Almost every year I dig up one of my existing perennial beds to rejuvenate an area. August is a great time to do this, but if I have a flower bed overrun with weeds I might dig it up in June or July if that is when I have time and am inspired to do it. Most of the time I excavate an existing garden bed by choice, but this year my husband discovered that two walls of our garage need significant repairs. The raised garden beds next to the foundation, which were there when we bought our home, were a big contributor to the base plates of the walls rotting out. The lesson here is use caution when building garden beds next to your foundation. Never allow the soil level to be higher than the foundation or the siding. 

Since my husband wants to take care of our walls as soon as possible, I need to rescue a peony, several orange trollius, a yellow trollius and a french lilac. In times like this a nursery garden bed is very handy. This is a garden bed just for holding plants in transit. My permanent garden beds are already full so we will rototill a quick nursery bed in an out of the way area of our yard to temporarily store the ousted plants. We also have to pull out an old-fashioned lilac tree and a Virginia creeper vine that my great-grandparents planted decades ago which is heartbreaking. I take solace remembering the grand old lilac tree has produced many new lilac trees through its prolific suckers shared with family, friends and neighbors. The Virginia creeper vine also has been shared over the years so it will never die completely. I’m not sure it is possible to kill off that vine even if I wanted to. I plan to move the vine to a more appropriate location, away from the house. Virginia creeper is quite aggressive and I cringe when I think about what it has done to our garage roof. My husband found the vine growing through the walls inside our garage attic! The lessons here are do not plant trees, even lilacs, too close to your home and remember that Virginia creeper can grow through siding and in the dark, so think twice before planting it next to your home.

For those of you who are running out of time for your garden dream projects this year, try concentrating your efforts on your most desired garden features that take a few years to get established. Some favorites in our garden that took two to five years to become established are peonies, raspberries, lilac and crabapple trees. Do a bit of research on your favorite shrubs, trees or perennial plants that you want as focal pieces in your yard, so you know what conditions they require to be successful. The plants, trees and shrubs I choose for our yard have to be hardy and able to compete with weeds or other perennials. We really have a wide variety of options available for cultivation in our Alaskan yards. For a great list of proven hardy varieties for your area of Alaska check with your local cooperative extension service office. Their recommendation lists are available online at no cost. As you start cultivating and planting the different areas of your yard you will soon find what works and what doesn’t. Don’t be afraid to try something new in your garden because a book says you can’t. You can break the ‘rules.’ Have fun experimenting in your garden and share your successes and failures with others. Among the best gardeners I know personally are some who have never read a book on gardening. They just get out their shovels and dig.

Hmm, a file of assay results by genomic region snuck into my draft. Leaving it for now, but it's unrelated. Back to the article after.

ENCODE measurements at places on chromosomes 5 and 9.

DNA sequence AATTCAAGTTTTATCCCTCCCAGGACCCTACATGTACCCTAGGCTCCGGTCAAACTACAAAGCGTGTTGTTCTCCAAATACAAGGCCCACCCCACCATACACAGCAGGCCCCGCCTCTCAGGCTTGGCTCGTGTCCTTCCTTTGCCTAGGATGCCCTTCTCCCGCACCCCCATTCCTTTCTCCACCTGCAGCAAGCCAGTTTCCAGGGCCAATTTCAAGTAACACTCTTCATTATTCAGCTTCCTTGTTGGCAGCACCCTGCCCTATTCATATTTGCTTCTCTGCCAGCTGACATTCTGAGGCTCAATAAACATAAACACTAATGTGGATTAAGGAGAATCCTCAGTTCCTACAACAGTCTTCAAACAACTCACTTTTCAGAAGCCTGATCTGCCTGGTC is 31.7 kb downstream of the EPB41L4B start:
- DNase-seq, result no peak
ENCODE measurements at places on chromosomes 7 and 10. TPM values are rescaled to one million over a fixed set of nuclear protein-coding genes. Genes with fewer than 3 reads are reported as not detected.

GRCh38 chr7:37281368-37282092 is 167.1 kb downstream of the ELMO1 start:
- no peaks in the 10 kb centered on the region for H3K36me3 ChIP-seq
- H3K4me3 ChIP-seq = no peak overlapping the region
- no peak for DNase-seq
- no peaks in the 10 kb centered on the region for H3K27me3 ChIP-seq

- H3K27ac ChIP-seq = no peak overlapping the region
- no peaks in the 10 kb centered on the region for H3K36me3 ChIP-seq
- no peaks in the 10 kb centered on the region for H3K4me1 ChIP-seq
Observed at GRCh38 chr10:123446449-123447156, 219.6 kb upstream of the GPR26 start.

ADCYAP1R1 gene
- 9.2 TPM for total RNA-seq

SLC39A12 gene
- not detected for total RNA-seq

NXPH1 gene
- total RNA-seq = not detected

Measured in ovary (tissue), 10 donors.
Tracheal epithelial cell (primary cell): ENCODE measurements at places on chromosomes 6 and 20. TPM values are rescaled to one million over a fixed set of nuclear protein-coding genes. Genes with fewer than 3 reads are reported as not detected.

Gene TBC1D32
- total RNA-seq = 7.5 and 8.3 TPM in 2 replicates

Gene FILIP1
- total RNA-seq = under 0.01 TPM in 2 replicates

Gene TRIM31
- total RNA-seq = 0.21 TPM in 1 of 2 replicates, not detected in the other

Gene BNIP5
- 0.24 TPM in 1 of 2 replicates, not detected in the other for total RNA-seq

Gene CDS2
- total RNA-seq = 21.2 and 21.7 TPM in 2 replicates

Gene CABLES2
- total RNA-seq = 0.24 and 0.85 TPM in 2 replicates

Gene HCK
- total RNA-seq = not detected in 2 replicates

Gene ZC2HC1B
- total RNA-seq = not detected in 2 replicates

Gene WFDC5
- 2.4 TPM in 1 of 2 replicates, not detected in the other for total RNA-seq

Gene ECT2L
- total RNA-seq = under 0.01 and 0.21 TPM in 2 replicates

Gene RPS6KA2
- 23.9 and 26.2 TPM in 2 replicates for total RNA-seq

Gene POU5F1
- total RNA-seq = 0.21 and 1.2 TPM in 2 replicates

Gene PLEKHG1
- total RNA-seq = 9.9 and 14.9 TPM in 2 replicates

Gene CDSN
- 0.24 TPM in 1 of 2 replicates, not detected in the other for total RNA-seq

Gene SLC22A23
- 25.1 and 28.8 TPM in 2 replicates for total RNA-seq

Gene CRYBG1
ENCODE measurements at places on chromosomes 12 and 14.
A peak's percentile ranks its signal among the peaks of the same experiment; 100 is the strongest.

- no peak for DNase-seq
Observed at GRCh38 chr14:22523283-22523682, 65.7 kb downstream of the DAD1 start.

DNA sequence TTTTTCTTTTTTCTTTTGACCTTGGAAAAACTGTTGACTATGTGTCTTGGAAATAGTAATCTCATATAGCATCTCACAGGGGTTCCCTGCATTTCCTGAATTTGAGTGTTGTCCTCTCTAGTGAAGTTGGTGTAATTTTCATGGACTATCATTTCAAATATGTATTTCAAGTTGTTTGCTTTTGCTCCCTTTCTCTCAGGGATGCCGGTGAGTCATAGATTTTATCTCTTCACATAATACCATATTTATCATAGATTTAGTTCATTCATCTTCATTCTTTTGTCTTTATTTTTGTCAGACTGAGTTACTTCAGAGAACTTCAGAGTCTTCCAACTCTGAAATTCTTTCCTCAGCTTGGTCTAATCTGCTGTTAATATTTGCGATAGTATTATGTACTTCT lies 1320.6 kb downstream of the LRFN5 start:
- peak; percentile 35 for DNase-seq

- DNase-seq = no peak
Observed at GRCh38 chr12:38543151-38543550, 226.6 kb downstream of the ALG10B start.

Lessons Learned the Hard Way 

Lesson #1 | Do not fertilize nasturtiums

Now I really do know better, but I made a common garden mistake again this year. There are a few flowers that do not appreciate good care and one of those is the easy to grow nasturtium. Who else has huge beautiful foliage on their nasturtiums and few if any blooms? Well if you planted them in a rich pre-fertilized potting mix like I did, you probably do. Nasturtiums do not require fertilizer and will reward me with many more blooms if I remember this next year. If you have another plant that has a lot of healthy green foliage and is not flowering as expected, look up its fertilizer needs. It is likely that your plant is getting too much of or the wrong kind of fertilizer. 


Lesson #2 |  Lilacs do not appreciate nitrogen

Another common problem relating to fertilizer is with lilac trees planted in the middle of a lawn. If the lawn is cared for and fertilized with a lawn specific fertilizer, like 22-4-4, the lilac is receiving too much nitrogen. Nitrogen is great for creating green grass and lots of leaves, but when the lilac is busy growing those healthy leaves it does not put as much energy into producing flower buds. 


If you’ve learned lessons the hard way and are willing to share them, please send me an email at wendy@alaskagardens.com

No items found.

Author

Wendy Wesser

Author & Media

Wendy Wesser

Media Contributor

Cecil Sanders

Read This Next